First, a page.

Nobody, not even on the right, is defending George W. Bush's record in a convincing manner. No matter how one looks at it, his eight years in the White House has been a disappointment at best, a disaster at worst. Trying to pin down exactly why he became such a widely unpopular figure was surprisingly difficult for me, but I've narrowed it down to three events which did most to sink him.
Katrina: The federal goverment was too slow in responding to the hurricane, and the fact that the man in charge of FEMA was a crony with little experience made this a political nightmare. It tarnished the Republican image of being good managers and symbolized the collapse of Bush's second term agenda.
Failing to regulate the housing market: I'm not sure if the Bush administation could of stopped the subprime mortgage fiasco, but it sure didn't try that hard. In fact, Bush wanted to encourage high home ownership, particularly among minority voters, which made him reluctant to reign in the irresponsible loans being made by the banks (although he tried to reform Fannie/Freddie). This should serve as a valuable lesson for those wishing to use government to be "compassionate" instead of prudent.
The chaotic post-invasion of Iraq: This is by far the most important mistake Bush made. He and Rumsfeld sent in too few troops to control the country, and then after the insurgency began continued to refuse a change in strategy from 2003-2007 despite the fact that the insurgency only continued to gain strength during this time. They did not make serious attempts at nationbuilding, instead trying to pass off the fighting to a new Iraqi government that was weak, inexperienced, infiltrated by sectarian actors, and under constant attack from a deadly insurgency. Of course, this strategy could not be sustained. His efforts to "stay the course" in the face of continued bloodshed eventually destroyed his administration's credibility in his second term. Regardless of the merits of the surge, the fact remains that the price we and the Iraqis paid during post-invasion of Iraq remains unjustifiably high.
Looking at Bush's approval rating over time, one doesn't see any single moment where Bush's popularity collapsed. Instead, it just slowly dwindled away, relentlessly day after day, driven by first Iraq and then the economy.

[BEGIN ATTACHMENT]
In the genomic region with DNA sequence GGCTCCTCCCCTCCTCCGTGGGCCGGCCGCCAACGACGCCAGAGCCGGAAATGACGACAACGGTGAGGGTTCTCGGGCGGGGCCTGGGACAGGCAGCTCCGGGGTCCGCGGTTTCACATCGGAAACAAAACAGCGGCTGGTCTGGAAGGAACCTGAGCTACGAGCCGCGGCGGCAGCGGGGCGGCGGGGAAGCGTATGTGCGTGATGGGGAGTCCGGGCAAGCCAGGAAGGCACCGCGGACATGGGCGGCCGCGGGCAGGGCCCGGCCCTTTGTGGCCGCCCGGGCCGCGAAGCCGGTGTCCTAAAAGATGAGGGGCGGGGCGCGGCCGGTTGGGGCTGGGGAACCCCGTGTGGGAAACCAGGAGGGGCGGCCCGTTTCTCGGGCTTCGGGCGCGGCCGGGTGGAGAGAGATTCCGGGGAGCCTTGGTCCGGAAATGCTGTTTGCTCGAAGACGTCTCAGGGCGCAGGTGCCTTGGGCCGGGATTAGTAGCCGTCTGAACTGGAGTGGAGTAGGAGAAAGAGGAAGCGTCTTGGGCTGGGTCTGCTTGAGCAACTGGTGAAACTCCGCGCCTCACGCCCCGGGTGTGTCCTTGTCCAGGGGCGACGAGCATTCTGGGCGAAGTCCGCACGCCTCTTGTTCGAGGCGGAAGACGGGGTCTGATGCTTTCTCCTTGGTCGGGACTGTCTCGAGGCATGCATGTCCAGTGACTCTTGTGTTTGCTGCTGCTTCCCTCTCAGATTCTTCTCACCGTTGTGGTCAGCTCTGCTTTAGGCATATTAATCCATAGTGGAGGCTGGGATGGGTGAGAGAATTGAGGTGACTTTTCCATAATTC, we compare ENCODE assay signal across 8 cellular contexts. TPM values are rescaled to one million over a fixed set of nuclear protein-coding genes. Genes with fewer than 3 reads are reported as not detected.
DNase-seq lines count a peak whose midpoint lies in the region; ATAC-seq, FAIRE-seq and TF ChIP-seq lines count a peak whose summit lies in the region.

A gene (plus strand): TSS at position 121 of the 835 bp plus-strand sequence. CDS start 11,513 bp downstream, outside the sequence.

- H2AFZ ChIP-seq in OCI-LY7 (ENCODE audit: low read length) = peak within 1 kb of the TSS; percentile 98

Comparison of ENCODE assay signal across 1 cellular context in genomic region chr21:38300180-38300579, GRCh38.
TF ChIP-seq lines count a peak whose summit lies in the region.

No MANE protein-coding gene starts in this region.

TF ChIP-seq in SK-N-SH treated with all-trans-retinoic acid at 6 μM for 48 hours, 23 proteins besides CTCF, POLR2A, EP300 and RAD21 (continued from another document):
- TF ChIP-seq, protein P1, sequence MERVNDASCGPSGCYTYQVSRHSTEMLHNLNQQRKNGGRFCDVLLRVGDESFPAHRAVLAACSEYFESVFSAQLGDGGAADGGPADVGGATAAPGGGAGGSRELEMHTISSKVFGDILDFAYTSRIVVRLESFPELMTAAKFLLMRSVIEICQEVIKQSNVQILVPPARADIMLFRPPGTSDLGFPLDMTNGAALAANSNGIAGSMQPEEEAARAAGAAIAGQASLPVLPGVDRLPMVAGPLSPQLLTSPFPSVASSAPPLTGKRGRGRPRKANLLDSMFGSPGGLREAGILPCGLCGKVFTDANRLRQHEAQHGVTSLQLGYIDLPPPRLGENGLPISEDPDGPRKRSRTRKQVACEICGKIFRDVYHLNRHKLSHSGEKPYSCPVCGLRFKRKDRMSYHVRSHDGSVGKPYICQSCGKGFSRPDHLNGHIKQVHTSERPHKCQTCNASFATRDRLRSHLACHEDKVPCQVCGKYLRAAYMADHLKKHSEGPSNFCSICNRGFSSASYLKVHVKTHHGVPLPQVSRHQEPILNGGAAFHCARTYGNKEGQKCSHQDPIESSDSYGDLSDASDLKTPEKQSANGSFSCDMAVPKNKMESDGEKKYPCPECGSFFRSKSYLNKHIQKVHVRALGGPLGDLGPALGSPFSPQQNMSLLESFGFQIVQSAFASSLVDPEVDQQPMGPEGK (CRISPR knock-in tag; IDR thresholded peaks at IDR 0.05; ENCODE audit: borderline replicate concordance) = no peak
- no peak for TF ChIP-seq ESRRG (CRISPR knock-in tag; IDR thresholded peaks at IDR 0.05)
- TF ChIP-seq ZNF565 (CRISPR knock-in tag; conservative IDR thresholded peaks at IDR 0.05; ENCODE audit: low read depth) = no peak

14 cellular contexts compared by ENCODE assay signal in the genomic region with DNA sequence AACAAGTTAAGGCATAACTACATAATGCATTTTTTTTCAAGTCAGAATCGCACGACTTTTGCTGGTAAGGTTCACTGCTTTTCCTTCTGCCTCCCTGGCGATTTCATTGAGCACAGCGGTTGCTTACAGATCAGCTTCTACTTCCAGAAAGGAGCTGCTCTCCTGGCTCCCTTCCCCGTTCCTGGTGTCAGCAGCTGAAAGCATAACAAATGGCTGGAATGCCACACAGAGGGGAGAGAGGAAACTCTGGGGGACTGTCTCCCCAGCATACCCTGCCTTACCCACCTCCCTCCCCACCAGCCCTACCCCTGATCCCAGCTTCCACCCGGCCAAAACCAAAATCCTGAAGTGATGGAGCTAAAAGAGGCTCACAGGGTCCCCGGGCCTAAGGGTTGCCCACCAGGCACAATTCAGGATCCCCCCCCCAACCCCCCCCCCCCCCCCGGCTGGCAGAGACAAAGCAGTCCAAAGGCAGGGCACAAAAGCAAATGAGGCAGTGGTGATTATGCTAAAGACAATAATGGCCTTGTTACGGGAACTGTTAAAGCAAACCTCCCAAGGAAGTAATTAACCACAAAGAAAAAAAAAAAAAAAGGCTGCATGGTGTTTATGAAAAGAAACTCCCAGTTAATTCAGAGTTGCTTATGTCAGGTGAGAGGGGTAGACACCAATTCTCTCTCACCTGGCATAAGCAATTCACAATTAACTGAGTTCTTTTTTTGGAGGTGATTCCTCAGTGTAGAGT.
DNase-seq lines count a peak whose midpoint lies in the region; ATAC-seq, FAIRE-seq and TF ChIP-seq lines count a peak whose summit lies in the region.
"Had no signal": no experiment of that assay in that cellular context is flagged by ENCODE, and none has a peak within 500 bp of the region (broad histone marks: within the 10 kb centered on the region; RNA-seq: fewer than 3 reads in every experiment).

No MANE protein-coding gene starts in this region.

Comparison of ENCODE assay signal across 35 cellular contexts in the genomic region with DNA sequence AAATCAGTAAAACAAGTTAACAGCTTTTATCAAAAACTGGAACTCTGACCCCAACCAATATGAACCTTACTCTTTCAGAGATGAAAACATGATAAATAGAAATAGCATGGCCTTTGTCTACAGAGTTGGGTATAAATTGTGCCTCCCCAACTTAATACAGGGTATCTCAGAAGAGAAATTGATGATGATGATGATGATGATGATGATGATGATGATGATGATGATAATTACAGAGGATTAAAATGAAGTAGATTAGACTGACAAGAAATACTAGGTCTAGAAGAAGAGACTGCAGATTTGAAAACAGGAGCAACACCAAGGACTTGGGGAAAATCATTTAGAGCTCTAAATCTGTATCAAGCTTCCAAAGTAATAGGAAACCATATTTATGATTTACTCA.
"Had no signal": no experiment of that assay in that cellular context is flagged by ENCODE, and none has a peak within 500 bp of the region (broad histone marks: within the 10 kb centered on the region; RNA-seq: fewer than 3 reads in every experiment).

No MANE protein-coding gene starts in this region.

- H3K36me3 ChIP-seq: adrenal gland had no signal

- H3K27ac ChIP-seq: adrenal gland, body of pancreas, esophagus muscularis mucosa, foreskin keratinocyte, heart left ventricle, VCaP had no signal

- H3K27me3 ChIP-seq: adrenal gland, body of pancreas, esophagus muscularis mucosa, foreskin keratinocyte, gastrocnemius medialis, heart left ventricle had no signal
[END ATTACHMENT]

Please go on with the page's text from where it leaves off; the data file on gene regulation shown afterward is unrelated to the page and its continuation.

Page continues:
Bush wasn't a failed president because he occupied a Middle Eastern nation, lied about WMDs, increased spending, snubbed our allies, wasn't conservative/moderate enough, exposed a CIA agent, met with Jack Abramoff, wanted to privatize Social Security, increased the budget deficit, violated the constitution, cut taxes for the rich, was friends with the Saudis, tried to amnesty Mexicans, gave contracts to Haliburton, supported big oil, or tortured prisoners. He failed because he just didn't grasp that he needed to act when his advisors were twidling their thumbs while the house was burning down. All of this was compounded by Bush's overall inability to communicate his goals in speeches which often sounded strained and insincere.
The fact is that nobody outside the Michael Moore left would care that there were no WMDs in Iraq if the war had cost 300 lives in a few months rather than 4,000 lives (and many more Iraqi deaths) over a period of five years. Nor would we bemoan the fact that the war hurt our world standing. Nobody would care that there was a "culture of corruption" if the goverment readily and efficiently responded to the Hurricane before it hit. Nobody would be whining now about Bush helping the rich, making free trade deals, increasing the deficit, or other aspects of his economic policy if he could have head off the subprime mortgage time bomb. (Or for that matter, making unpopular bailouts.)
His accomplishments such as building missile defense and improving relations with East Asia, conversely, would have been less obscure.
Over the last eight years Bush has been attacked in a deranged and often disgraceful manner by people more interested in making the news, pushing an agenda, avenging the past, selling a book, winning an election, making cheap shots, scoring political points, being popular, or cracking a joke than in advancing the nation's best interests. Many conservatives, including myself, defended the man against this unprecedented savagery, which sometimes led us to overlook his flaws. Looking back, though, probably 90% of what we said then is still valid and we should not be ashamed of it.
I only wish that George W. Bush had been as strong and decisive a person as the many millions of us who had supported and admired his leadership thought he was. He was a good man with an ambitious agenda and I'm thankful he stood his ground against much of the political/media/foreign policy elite. He had many accomplishments that may take time to fully appreciate. But that has not and will not save him from being harshly judged for his fatal errors.